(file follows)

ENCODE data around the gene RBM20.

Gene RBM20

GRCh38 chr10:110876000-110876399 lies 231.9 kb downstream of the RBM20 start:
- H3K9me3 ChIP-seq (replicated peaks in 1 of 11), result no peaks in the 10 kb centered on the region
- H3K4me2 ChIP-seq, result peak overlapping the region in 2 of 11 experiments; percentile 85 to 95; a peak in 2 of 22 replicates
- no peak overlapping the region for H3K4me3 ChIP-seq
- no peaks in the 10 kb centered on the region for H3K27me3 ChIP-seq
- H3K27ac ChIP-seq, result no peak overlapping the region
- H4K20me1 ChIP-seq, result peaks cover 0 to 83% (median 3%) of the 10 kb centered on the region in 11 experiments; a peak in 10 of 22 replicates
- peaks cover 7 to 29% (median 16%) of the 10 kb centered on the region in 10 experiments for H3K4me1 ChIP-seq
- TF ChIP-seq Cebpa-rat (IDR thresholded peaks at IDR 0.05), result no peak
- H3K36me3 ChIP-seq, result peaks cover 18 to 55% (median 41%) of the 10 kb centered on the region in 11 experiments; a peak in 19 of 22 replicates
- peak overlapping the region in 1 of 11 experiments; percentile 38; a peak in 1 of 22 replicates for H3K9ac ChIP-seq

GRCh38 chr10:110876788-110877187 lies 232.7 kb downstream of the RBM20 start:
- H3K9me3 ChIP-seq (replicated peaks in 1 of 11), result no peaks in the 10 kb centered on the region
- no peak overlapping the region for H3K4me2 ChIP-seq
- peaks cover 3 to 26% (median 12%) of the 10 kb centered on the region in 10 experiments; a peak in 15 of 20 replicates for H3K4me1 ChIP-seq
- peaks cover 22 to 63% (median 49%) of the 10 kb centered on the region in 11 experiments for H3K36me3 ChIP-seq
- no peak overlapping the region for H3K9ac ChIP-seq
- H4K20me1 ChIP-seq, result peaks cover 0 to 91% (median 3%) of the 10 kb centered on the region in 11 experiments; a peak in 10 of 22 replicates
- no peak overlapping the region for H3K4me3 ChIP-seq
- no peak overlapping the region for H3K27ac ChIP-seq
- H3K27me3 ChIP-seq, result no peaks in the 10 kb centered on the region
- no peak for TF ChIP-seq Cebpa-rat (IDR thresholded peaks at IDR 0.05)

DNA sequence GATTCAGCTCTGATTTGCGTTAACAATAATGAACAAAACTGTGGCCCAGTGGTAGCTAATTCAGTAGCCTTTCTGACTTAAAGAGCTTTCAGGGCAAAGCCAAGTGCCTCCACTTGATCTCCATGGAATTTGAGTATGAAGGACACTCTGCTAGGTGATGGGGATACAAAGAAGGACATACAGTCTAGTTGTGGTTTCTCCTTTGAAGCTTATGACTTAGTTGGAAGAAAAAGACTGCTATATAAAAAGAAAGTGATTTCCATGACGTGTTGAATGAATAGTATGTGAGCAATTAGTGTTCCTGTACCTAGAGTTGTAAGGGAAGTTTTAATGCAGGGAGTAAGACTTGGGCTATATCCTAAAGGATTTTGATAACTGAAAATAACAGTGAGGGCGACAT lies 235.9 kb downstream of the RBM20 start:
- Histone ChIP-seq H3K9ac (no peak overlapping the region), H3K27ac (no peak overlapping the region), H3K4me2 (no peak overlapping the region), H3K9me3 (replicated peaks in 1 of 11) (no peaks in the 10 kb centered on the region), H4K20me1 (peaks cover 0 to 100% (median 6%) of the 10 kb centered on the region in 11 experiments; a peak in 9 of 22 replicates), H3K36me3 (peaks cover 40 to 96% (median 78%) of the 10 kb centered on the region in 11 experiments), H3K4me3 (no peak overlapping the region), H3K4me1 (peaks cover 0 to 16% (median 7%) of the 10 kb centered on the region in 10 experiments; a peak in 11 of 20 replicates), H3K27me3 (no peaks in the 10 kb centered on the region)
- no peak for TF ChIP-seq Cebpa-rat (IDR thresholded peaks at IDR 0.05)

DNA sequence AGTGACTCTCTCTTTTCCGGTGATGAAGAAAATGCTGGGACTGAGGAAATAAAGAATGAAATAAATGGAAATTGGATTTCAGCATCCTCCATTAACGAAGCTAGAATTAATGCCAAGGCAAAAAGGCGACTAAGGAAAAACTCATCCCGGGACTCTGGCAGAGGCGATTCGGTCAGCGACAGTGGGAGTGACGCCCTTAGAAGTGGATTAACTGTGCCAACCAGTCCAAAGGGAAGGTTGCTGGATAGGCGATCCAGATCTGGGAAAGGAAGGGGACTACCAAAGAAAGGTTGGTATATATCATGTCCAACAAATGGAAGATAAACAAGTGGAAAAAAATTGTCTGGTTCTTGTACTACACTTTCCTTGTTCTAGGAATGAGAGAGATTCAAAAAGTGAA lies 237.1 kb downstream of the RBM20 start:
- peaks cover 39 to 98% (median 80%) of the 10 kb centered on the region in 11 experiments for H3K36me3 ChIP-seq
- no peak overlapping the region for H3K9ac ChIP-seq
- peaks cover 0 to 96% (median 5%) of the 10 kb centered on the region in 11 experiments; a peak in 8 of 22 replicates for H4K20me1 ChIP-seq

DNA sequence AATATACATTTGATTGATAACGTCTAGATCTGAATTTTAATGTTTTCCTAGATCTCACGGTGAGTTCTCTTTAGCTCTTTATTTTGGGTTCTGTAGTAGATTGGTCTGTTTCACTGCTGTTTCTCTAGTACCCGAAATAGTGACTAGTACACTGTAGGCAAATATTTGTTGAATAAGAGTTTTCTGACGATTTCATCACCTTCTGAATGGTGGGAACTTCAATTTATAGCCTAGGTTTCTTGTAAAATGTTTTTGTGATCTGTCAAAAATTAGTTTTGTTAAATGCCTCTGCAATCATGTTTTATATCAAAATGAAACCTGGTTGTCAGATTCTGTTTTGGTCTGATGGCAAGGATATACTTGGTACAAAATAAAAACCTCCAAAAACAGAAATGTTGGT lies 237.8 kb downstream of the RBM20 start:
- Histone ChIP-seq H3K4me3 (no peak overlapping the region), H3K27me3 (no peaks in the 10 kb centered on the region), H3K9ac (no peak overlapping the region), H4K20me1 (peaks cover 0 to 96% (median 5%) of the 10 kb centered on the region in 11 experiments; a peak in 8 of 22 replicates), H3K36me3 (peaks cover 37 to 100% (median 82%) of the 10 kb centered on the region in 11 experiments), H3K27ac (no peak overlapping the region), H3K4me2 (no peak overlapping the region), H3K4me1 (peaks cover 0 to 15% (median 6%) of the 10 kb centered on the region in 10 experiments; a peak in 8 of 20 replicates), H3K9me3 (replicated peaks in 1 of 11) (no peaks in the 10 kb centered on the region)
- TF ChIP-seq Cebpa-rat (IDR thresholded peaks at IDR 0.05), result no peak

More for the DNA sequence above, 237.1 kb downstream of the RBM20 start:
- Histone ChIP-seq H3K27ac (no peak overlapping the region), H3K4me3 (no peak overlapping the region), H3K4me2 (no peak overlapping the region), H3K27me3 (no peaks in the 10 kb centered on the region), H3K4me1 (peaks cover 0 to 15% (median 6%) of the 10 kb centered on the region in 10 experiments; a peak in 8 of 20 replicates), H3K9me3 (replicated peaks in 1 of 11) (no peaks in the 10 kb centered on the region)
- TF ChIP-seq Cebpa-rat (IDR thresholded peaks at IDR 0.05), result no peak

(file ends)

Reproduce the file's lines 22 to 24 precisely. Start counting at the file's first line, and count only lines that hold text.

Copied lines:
- no peak overlapping the region for H3K27ac ChIP-seq
- H3K27me3 ChIP-seq, result no peaks in the 10 kb centered on the region
- no peak for TF ChIP-seq Cebpa-rat (IDR thresholded peaks at IDR 0.05)